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High-Density Electrochemical Storage Device

IP.com Disclosure Number: IPCOM000117167D
Original Publication Date: 1996-Jan-01
Included in the Prior Art Database: 2005-Mar-31
Document File: 4 page(s) / 123K

Publishing Venue

IBM

Related People

Delamarche, E: AUTHOR [+3]

Abstract

For any electroactive species (e.g., molecule), the oxidation state is reached when a threshold potential V* is applied. By increasing or decreasing the potential across this threshold, it is possible to oxidize or reduce the electroactive species (Fig. 1). The oxidation (o) or reduction (r) leads to a current produced by the transfer of m charges according to eqno ( 1 ) M% sup n %%% adjust(u 3) adjust(d 3 l 12) M% sup n+m + m e sup - where M is the electroactive molecule, and n denotes the oxidation state. These two reversible states for the system represent a binary information which is suitable for data storage.

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High-Density Electrochemical Storage Device

      For any electroactive species (e.g., molecule), the oxidation
state is reached when a threshold potential V* is applied.  By
increasing or decreasing the potential across this threshold, it is
possible to oxidize or reduce the electroactive species (Fig. 1).
The oxidation (o) or reduction (r) leads to a current produced by the
transfer of m charges according to
                                 eqno ( 1 )
                            M% sup n %%%
                   adjust(u 3) <rarrow overmark o>
                adjust(d 3 l 12) <larrow undermark r>
                       M% sup n+m + m e sup -
  where M is the electroactive molecule, and n denotes the oxidation
state.  These two reversible states for the system represent a binary
information which is suitable for data storage.

      The storage medium is an electroactive single layer of
molecules assembled on a flat substrate, forming a regular lattice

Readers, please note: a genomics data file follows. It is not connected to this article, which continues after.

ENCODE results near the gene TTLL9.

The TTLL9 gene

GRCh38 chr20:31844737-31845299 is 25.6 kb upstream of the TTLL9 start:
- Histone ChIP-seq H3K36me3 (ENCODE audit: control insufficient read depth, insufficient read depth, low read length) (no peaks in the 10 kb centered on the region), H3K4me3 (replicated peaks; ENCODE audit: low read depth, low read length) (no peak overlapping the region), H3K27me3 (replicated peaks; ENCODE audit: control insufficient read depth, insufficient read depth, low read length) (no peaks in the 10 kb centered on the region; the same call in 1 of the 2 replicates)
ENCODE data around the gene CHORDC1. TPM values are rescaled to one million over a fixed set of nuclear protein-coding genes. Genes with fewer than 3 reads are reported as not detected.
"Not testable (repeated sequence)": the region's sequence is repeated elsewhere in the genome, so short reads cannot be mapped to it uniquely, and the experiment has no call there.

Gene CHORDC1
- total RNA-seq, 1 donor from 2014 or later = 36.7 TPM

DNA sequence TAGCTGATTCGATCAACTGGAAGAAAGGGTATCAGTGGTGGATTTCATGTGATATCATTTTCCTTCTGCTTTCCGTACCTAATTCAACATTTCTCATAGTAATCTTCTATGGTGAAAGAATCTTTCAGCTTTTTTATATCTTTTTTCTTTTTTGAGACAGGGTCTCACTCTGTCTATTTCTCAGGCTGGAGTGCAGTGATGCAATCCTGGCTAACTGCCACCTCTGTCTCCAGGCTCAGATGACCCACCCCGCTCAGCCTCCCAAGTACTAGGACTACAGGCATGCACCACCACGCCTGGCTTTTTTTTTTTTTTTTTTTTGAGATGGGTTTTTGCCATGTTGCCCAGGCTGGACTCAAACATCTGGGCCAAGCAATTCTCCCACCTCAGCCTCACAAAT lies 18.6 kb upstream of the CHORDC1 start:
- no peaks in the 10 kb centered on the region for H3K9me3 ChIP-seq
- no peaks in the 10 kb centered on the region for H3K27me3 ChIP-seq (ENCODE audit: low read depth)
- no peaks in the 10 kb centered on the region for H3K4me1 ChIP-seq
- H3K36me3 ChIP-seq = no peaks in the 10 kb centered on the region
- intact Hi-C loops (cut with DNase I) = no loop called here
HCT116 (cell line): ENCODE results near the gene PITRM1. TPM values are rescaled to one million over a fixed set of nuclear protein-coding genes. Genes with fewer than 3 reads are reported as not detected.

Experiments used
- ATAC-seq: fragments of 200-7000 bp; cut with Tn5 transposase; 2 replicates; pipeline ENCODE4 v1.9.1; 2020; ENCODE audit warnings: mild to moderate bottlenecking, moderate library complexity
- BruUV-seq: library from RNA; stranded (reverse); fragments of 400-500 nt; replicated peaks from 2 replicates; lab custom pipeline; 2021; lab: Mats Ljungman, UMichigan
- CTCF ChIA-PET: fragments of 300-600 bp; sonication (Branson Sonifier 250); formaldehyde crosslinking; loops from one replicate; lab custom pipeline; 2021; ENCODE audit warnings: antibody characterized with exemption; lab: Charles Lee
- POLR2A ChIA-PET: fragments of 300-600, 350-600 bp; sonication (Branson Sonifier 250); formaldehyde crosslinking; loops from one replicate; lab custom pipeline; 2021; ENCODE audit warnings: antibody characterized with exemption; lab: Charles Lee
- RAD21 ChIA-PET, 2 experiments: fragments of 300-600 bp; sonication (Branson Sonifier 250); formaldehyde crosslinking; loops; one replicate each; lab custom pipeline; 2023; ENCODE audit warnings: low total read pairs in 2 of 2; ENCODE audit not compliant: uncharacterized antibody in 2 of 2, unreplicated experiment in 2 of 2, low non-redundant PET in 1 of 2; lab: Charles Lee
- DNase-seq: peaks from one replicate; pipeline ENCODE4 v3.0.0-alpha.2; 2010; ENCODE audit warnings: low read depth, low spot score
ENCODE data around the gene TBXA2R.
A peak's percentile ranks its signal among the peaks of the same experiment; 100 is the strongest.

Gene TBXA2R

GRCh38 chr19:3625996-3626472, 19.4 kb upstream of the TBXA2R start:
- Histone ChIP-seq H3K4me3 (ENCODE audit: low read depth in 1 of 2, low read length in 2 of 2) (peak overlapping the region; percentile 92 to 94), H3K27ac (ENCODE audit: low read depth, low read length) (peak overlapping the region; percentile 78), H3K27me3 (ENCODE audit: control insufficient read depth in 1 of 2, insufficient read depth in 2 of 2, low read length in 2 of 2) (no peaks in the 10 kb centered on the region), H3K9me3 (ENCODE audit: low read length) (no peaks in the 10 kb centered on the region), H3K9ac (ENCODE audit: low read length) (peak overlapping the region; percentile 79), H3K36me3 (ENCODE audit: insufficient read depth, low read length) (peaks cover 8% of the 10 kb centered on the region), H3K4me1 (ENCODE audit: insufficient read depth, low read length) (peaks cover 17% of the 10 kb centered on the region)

(Fig. 2).  Each point of this lattice, containing several
electroactive molecules, is an independent entity equivalent to one
bit of information.  A lot of molecules, in particular those
containing a transition metal (e.g., Mn, Fe, Ru), show several
successive redox states at higher potential values, corresponding to
the exchange of more than 1 electron (i.e., m = 2, 3, 4 etc.).  This
offers the opportunity to store more than one bit of information in
each storage unit.

      A conductive nanoprobe is used to apply locally the potential
necessary to change the oxidation state of each individual molecule
and thereby performing a read/write operation on the storage medium.
Nanoprobes are known from techniques derived from scanning tunneling
microscopy (STM) and, atomic force microscopy (AFM).  A particular
advantage of AFM and ac-AFM (1, 2) is the higher displacement speed
and the larger distance to the sample.  In comparison with the
potential switching rate of the microelectrode and the electron
transfer rate, the displacement speed of the probe is the limiting
factor of the storage device.  A larger tip-sample distance favors a
better distribution of the applied potential over all molecules
forming a storage unit representing a single bit.  A large
sample-probe distance also enhances the lifetime of the applied
cantilever or tip.  If the STM technique is used, the major part of
the tip must be insulated, leaving the apex as microelectrode (3).
In the case of ac AFM or AFM techniques, it is necessary to coat the
cantilever with some  metallic layer or to couple it with a
microelectrode.

      For the redox reaction, the active monolayer is immersed in an
electrolyte which provides the ionic current to the scanning
microelectrode.  The electrolyte can be a liquid film or a droplet or
meniscus following the scanning microelectrode.  The use of a third
e...